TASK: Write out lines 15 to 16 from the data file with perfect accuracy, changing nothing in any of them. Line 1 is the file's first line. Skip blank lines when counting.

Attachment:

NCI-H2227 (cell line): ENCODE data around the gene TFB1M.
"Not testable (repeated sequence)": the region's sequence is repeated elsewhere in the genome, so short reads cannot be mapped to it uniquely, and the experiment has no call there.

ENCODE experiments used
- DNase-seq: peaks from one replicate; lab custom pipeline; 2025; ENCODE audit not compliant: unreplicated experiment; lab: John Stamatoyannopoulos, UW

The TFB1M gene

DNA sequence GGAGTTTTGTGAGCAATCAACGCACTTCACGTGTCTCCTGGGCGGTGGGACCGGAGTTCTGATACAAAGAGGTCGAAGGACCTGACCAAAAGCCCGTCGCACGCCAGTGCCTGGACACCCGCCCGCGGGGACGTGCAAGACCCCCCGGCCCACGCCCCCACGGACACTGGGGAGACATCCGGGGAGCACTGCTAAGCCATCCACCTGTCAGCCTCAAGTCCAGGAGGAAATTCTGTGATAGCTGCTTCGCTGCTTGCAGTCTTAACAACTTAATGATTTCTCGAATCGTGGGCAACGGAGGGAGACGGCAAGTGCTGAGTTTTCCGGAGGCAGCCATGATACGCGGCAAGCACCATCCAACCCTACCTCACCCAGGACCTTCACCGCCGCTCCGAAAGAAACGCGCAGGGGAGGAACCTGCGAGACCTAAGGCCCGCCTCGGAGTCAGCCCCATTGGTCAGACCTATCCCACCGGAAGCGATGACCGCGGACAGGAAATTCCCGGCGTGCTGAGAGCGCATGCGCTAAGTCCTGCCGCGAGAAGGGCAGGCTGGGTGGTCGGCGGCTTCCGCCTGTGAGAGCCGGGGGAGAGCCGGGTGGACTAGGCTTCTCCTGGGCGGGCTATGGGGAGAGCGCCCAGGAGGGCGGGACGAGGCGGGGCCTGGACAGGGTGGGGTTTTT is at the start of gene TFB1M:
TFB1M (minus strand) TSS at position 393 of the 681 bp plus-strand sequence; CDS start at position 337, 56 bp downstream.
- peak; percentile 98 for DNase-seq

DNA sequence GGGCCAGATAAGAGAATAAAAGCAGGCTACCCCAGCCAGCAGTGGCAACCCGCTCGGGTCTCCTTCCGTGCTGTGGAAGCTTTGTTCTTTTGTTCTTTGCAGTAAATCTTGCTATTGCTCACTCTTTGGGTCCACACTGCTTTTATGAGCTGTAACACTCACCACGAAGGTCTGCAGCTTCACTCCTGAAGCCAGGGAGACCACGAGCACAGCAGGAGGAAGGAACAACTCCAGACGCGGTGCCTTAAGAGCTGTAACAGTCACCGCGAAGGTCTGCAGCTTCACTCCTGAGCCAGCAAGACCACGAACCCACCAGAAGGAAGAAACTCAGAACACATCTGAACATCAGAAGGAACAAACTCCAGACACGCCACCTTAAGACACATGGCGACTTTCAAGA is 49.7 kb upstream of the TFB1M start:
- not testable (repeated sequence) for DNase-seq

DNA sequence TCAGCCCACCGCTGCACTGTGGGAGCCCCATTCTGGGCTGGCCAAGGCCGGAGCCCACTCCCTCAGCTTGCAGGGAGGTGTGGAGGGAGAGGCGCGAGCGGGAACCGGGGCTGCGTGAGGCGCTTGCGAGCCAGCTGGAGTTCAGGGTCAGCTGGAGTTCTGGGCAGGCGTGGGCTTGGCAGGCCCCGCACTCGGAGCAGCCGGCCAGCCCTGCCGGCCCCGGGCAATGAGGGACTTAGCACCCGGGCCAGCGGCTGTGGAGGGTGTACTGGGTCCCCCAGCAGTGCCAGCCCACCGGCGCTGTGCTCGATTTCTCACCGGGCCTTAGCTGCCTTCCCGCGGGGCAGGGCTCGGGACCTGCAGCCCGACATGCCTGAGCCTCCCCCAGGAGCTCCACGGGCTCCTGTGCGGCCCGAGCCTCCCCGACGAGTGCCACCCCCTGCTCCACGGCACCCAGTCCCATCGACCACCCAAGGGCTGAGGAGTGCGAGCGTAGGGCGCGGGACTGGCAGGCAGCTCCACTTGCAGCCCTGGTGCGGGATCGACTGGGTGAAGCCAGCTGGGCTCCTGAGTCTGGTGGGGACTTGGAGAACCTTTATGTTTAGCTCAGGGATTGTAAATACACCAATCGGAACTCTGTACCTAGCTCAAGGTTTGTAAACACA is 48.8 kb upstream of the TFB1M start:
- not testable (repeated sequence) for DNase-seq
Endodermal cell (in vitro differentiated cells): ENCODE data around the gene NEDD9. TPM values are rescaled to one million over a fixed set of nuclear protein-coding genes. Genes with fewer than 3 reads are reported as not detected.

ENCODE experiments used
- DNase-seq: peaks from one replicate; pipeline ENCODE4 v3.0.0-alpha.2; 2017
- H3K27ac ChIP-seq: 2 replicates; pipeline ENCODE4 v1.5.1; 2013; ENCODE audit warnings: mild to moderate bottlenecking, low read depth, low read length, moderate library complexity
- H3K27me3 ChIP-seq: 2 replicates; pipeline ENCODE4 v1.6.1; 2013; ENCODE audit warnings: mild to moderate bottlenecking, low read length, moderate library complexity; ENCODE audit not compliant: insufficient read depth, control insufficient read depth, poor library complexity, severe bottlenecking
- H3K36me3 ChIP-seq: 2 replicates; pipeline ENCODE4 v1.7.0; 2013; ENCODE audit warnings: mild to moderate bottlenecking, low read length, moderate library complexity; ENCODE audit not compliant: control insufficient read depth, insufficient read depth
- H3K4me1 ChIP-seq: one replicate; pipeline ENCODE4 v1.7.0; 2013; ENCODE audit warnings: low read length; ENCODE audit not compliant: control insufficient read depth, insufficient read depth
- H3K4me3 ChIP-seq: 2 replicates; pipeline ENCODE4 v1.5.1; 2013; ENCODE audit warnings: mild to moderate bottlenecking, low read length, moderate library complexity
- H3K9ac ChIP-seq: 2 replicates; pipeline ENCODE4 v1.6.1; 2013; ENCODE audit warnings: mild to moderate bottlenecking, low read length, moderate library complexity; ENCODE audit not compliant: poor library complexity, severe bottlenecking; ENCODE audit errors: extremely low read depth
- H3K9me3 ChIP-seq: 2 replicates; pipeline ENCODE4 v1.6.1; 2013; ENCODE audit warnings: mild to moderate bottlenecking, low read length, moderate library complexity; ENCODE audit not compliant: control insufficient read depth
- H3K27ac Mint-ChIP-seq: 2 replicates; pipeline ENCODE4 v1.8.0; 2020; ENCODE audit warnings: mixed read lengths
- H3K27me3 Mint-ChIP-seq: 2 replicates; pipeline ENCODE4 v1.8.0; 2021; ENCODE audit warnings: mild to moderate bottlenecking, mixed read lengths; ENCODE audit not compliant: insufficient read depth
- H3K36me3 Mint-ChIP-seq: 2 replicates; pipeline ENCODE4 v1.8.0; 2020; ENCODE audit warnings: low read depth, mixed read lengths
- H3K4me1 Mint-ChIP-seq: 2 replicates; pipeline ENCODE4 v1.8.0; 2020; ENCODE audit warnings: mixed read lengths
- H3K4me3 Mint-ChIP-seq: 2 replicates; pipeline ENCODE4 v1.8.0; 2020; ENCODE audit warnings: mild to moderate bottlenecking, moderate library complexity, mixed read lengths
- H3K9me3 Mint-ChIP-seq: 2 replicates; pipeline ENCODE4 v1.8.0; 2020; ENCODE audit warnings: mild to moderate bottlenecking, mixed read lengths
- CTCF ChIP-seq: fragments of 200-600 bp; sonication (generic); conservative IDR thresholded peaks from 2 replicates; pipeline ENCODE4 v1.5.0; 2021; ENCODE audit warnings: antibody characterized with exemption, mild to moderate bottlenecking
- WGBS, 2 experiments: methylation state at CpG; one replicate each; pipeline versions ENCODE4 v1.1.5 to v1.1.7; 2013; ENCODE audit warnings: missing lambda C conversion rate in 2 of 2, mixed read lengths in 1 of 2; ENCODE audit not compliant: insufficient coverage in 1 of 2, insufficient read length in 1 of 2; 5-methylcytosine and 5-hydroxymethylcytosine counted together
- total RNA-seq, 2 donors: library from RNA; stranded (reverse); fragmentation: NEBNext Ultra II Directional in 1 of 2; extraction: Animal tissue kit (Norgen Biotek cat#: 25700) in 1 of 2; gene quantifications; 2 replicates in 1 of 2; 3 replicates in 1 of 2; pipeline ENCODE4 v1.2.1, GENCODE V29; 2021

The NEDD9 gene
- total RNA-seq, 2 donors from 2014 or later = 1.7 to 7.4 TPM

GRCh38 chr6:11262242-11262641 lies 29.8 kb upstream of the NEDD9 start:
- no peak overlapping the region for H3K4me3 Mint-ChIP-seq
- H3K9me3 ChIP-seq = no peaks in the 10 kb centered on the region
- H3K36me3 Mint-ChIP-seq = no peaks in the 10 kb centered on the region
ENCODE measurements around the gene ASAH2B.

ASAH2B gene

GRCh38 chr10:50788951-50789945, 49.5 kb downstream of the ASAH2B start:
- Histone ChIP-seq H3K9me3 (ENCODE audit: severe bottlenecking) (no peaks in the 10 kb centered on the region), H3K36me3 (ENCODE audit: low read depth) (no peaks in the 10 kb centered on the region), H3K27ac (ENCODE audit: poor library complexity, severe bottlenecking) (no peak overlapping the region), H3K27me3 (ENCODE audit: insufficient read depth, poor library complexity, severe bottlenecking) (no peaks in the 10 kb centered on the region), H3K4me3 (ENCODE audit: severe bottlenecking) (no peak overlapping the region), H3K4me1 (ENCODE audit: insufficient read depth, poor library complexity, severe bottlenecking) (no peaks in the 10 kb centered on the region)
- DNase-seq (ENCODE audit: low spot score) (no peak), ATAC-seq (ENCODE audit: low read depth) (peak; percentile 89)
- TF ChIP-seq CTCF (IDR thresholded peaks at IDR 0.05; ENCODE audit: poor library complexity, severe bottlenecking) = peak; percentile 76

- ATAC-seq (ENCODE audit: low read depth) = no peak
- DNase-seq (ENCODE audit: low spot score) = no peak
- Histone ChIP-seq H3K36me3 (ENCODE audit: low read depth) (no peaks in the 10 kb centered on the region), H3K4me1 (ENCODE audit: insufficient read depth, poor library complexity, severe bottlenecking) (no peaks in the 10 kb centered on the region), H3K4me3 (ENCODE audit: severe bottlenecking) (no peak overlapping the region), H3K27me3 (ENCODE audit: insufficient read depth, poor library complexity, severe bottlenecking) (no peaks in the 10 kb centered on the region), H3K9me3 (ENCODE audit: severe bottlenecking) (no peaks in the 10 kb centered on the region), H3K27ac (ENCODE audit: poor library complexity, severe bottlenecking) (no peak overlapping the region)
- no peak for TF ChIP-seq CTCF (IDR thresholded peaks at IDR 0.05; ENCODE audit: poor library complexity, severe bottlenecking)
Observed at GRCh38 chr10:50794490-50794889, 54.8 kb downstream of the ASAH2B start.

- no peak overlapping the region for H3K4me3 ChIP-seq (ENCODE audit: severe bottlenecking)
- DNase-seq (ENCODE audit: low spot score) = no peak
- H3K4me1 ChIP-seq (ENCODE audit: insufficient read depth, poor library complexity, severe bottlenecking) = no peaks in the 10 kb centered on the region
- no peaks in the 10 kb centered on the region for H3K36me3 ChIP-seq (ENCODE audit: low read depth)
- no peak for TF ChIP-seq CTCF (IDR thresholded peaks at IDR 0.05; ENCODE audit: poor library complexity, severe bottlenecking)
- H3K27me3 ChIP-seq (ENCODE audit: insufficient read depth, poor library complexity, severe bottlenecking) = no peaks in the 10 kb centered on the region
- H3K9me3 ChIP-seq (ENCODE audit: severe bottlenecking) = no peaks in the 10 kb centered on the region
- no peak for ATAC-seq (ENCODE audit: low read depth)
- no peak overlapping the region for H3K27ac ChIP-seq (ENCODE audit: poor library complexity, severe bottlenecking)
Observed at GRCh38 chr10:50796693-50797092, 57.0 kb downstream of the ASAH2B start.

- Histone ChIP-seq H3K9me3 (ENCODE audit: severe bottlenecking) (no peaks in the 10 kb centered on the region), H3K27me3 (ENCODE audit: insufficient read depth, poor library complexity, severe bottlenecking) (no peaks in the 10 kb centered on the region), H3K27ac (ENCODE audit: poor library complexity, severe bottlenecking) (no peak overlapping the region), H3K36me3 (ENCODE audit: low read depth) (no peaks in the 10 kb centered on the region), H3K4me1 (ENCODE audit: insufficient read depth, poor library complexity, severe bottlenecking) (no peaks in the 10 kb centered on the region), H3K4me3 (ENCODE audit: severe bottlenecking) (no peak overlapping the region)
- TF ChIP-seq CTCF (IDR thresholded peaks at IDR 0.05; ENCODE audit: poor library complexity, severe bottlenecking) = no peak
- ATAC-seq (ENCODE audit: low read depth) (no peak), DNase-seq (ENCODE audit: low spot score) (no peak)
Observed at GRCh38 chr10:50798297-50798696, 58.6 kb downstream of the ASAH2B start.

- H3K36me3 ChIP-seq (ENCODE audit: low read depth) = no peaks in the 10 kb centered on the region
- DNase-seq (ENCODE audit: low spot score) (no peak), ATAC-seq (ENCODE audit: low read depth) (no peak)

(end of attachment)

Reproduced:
- DNase-seq: peaks from one replicate; pipeline ENCODE4 v3.0.0-alpha.2; 2017
- H3K27ac ChIP-seq: 2 replicates; pipeline ENCODE4 v1.5.1; 2013; ENCODE audit warnings: mild to moderate bottlenecking, low read depth, low read length, moderate library complexity